The medium of videoconferencing for the inclusion of radiology trainers and trainees who may not otherwise be able to participate in educational programs was found to be a valuable educational tool and teaching method by researchers from the department of radiology at Cork University Hospital and University College Cork, based in Cork, Ireland.
The study, published in February issue of the Journal of the American College of Radiology (JACR), included 21 second-year radiology residents at eight centers. The practice-based learning course was rolled out in one-hour sessions for 16 weeks, taught by eight local education site staff radiologists. The videoconferencing technology linked the host site to the participant site.
Participants evaluated the course by way of a five-point Likert-type scale and an open-ended evaluation questionnaire administered at the halfway point of the course (week eight) and once again at the end of the course (week 16), along with a discussion forum regarding the course held during week 15.
Lead author Kevin N. O’Regan, MD, and colleagues found that on the five-point scale utilized for the study, overall satisfaction of the participants with course content achieved a median rating of four. Furthermore, audio quality and local technical support and training also received an average score of four.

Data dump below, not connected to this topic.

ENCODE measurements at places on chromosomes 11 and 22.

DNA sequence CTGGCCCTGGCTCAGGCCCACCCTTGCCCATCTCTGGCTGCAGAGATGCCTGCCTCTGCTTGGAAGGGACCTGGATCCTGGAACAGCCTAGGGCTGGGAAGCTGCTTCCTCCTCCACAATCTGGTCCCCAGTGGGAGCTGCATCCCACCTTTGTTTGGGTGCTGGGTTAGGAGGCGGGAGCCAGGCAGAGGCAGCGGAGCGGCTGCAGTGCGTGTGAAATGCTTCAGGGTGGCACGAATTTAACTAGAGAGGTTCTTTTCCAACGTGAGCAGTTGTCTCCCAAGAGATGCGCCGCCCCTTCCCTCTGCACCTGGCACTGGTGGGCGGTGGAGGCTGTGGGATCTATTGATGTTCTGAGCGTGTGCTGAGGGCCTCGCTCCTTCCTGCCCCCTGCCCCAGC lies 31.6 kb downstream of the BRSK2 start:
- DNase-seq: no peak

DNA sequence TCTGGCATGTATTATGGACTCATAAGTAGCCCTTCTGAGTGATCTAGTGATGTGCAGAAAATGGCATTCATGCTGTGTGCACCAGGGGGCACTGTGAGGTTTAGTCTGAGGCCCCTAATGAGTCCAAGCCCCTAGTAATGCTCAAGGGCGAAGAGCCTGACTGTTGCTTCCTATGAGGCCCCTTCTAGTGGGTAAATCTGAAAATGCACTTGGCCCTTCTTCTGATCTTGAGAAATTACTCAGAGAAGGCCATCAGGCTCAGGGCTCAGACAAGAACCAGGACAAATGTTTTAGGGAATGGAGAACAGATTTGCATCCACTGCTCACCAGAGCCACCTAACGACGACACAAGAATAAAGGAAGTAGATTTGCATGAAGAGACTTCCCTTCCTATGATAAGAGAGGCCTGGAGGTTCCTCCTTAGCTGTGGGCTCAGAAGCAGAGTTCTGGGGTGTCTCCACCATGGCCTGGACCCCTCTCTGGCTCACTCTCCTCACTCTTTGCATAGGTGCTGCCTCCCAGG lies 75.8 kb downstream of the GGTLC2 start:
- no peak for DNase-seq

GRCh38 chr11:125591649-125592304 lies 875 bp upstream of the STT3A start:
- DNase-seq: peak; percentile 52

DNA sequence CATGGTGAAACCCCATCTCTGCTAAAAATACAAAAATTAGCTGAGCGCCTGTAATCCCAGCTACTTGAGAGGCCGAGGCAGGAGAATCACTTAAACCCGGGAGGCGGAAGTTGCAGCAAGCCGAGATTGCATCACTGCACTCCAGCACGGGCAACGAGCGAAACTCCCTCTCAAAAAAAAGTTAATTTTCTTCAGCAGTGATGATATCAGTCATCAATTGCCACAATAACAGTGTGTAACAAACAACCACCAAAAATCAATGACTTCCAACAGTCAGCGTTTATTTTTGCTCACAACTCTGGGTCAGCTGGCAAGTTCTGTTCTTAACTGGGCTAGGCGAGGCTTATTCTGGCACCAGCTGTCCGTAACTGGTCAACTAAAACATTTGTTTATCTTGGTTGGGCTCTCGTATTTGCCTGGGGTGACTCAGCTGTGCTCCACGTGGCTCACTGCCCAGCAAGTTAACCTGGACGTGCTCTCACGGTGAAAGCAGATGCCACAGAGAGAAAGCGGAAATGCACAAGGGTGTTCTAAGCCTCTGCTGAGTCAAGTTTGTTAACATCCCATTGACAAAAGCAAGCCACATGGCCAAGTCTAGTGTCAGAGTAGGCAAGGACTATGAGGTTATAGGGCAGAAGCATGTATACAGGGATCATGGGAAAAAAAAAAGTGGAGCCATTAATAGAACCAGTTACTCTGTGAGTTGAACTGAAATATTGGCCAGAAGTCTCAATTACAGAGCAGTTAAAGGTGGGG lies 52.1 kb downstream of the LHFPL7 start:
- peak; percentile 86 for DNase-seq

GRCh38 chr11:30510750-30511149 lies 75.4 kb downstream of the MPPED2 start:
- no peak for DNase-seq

The researchers reported that all participants not only completed the course requirements, but agreed that videoconferencing as a medium did not hinder discussion among centers. In addition, 71 percent of residents and 86 percent of local coordinators reported that they would have been unable to participate in the course without videoconferencing.
Despite the overall positive feedback from the participants, the authors wrote that “[some] comments reflected a desire for a shorter, more condensed course; improvement of the quality of visual aids; and more emphasis on research appraisal.”
The researchers concluded that while videoconferencing can serve as a valuable educational tool, the challenges associated with interactive discussion between centers merits further investigation.
“Videoconferencing in this setting removed the requirement for travel and the costs (financial and medical manpower) which would have been necessary had videoconferencing capability not been available. Perhaps most importantly, some would not have been able to participate in the course without videoconferencing,” said O’Regan.